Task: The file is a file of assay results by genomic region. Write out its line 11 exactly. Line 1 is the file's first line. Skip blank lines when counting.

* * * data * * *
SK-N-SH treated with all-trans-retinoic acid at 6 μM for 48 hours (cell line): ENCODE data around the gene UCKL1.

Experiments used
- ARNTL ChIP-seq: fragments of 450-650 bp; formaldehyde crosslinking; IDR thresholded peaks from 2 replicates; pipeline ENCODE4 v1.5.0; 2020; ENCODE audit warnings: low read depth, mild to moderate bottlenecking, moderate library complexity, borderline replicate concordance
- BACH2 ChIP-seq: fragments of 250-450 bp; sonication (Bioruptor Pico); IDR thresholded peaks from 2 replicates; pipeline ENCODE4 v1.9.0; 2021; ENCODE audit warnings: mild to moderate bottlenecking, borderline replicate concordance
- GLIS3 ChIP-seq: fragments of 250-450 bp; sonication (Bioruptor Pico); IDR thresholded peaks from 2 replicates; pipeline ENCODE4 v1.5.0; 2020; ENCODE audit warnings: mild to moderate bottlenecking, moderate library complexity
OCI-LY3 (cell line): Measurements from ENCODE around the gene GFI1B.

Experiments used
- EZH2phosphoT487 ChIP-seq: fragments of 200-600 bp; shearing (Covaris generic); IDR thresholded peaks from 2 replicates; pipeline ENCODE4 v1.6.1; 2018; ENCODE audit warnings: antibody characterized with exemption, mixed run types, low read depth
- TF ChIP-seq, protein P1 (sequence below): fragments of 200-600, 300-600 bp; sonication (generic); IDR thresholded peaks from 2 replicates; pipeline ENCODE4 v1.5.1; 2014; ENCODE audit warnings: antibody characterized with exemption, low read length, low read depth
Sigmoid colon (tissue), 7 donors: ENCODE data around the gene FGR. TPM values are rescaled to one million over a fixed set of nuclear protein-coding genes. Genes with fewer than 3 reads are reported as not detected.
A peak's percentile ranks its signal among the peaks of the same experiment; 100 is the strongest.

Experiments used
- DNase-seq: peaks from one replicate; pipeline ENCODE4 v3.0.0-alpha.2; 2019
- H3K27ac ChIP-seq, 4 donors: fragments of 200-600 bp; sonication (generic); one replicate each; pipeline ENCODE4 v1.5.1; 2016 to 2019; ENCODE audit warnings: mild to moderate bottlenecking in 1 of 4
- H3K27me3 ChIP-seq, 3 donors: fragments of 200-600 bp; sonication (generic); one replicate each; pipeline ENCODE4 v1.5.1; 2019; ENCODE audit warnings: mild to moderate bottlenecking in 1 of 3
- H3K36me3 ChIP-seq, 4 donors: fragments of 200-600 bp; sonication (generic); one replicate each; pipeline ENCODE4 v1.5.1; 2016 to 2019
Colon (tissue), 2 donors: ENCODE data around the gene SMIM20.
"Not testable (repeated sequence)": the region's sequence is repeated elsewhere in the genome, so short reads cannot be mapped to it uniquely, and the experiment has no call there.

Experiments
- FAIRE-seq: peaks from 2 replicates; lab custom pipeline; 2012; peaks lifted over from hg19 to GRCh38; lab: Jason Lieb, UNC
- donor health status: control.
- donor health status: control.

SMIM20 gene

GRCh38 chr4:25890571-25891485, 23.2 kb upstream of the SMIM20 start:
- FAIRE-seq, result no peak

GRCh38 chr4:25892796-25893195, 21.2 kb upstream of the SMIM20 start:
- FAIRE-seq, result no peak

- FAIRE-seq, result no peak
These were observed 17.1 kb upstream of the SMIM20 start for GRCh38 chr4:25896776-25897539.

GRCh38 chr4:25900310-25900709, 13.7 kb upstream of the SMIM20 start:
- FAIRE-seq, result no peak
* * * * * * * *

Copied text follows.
A peak's percentile ranks its signal among the peaks of the same experiment; 100 is the strongest.